Large scale forest products




    Other pages in this section:

    Solutions Introduction
    Sustainable Forest Products
    Large-scale Forest Products
    Medicinal Drugs
    Logging
    Logging (con't)
    Oil
    Conservation Priorities
    Reserve Size & Valuation
    Organization
    Intergovernmental Institutions
    Communication, Education
    Indigenous people
    - - - -
    References (1)
    References (2)
    References (3)
    References (4)
    References (5)
    Eco-tourism
    Foods & Genetic Diversity
    Medicinal Drugs & Pesticides
    Logging (con't)
    Cattle
    Increasing Productivity
    Types of Reserves
    Funding
    Developing nations
    NGOs
    International Organizations
    Conclusion

    - - - -
    Kids version of this section
    - How can we save rainforests?
    - Education
    - Rehabilitation
    - Sustainable development
    - Parks
    - Eco-friendly companies
    - Ecotourism
    - What you can do


    Selection of information sources






    For kids

    Tour: the Amazon

    Rainforest news

    Tour: Indonesia's rainforests

     Home
     What's New
     About
     Rainforests
       Mission
       Introduction
       Characteristics
       Biodiversity
       The Canopy
       Forest Floor
       Forest Waters
       Indigenous People
       Deforestation
       Consequences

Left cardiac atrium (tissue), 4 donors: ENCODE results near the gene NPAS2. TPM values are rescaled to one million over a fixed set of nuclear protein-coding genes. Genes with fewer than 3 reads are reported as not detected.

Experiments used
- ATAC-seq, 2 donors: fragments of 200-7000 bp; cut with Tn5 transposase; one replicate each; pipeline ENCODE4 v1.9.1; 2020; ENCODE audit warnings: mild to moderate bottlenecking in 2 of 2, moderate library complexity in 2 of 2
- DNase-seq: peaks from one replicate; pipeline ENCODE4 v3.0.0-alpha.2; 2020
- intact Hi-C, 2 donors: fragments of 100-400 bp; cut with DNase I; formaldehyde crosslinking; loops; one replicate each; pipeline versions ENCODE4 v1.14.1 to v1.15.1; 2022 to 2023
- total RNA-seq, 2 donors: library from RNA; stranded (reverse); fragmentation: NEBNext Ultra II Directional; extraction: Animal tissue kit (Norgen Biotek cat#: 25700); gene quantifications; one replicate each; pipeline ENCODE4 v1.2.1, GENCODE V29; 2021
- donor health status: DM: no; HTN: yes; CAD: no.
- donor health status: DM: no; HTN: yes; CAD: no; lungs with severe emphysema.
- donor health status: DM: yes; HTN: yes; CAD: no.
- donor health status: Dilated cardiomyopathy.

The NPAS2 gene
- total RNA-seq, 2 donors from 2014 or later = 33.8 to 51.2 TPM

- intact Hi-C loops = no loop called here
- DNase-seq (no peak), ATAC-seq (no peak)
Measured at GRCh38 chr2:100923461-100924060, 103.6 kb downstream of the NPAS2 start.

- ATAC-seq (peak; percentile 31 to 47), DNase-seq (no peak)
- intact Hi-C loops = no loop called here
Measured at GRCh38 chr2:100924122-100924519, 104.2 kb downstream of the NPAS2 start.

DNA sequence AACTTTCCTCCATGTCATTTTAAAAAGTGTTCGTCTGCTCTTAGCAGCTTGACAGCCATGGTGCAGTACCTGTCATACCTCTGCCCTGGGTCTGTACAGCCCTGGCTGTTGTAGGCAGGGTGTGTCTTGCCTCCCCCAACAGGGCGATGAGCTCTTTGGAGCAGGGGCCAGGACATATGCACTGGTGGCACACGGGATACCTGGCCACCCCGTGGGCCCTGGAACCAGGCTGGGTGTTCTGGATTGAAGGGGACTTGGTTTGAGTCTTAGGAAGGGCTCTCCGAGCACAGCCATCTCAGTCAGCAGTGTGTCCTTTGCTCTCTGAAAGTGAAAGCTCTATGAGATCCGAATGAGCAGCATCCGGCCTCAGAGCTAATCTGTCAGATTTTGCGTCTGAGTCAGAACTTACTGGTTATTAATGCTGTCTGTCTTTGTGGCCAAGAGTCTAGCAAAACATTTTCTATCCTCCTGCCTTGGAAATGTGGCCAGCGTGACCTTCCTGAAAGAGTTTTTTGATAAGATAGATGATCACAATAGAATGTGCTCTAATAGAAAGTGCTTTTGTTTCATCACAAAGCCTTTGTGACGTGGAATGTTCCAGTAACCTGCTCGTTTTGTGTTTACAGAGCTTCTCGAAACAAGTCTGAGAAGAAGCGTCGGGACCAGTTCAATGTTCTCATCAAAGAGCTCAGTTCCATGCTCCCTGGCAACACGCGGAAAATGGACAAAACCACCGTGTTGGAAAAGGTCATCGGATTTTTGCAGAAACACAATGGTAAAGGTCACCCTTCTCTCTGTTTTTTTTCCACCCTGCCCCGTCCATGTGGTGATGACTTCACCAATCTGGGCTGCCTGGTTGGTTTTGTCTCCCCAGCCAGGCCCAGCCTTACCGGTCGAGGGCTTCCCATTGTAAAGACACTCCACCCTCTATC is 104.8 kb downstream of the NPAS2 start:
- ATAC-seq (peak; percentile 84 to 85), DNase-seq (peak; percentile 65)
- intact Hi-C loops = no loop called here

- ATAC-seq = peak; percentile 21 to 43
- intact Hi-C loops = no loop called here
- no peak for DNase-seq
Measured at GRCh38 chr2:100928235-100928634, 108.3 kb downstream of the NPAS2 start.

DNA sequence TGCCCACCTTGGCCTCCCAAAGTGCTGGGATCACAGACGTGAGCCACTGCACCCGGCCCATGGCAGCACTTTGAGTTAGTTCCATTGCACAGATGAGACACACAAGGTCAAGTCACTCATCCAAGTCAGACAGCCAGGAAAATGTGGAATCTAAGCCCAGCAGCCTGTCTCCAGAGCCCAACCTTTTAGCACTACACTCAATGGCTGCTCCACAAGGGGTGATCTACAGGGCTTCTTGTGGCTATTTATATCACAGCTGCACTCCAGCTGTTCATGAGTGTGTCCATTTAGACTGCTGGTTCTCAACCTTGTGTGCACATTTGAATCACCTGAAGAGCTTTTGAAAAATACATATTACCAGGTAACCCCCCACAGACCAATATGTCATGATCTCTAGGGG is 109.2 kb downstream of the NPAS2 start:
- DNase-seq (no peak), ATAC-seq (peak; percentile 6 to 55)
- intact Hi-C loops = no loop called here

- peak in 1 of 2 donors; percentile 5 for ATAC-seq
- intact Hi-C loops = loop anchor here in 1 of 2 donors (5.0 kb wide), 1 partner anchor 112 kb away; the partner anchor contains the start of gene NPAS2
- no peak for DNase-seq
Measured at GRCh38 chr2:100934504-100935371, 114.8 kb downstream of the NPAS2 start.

Saving Rainforests
       Amazon
       Borneo
       Congo
       New Guinea
       Sulawesi
       REDD
       Country Profiles
       Statistics
       Works Cited
       For Kids
       For Teachers
       Photos/Images
       Expert Interviews
       Rainforest News
      Forest data
       Global deforestation
       Tropical deforestation
       By country
       Deforestation charts
       Regional forest data
       Deforestation drivers
     XML Feeds
     Pictures
     Books
     Education
     Newsletter
     Contact

    Nature Blog Network



     CONTENTS
    Rainforests
    Tropical Fish
    News
    Madagascar
    Pictures
    Kids' Site
    Languages
    TCS Journal
    About
    Archives
    Topics | RSS
    Newsletter




     Other languages
    Arabic
    Bengali
    Chinese (CN) (expanded)
    Chinese (TW)
    Croatian
    Danish
    Dutch
    Farsi
    French (expanded)
    German (expanded)
    Greek
    Hindi
    Hungarian
    Indonesian
    Italian
    Japanese (expanded)
    Javanese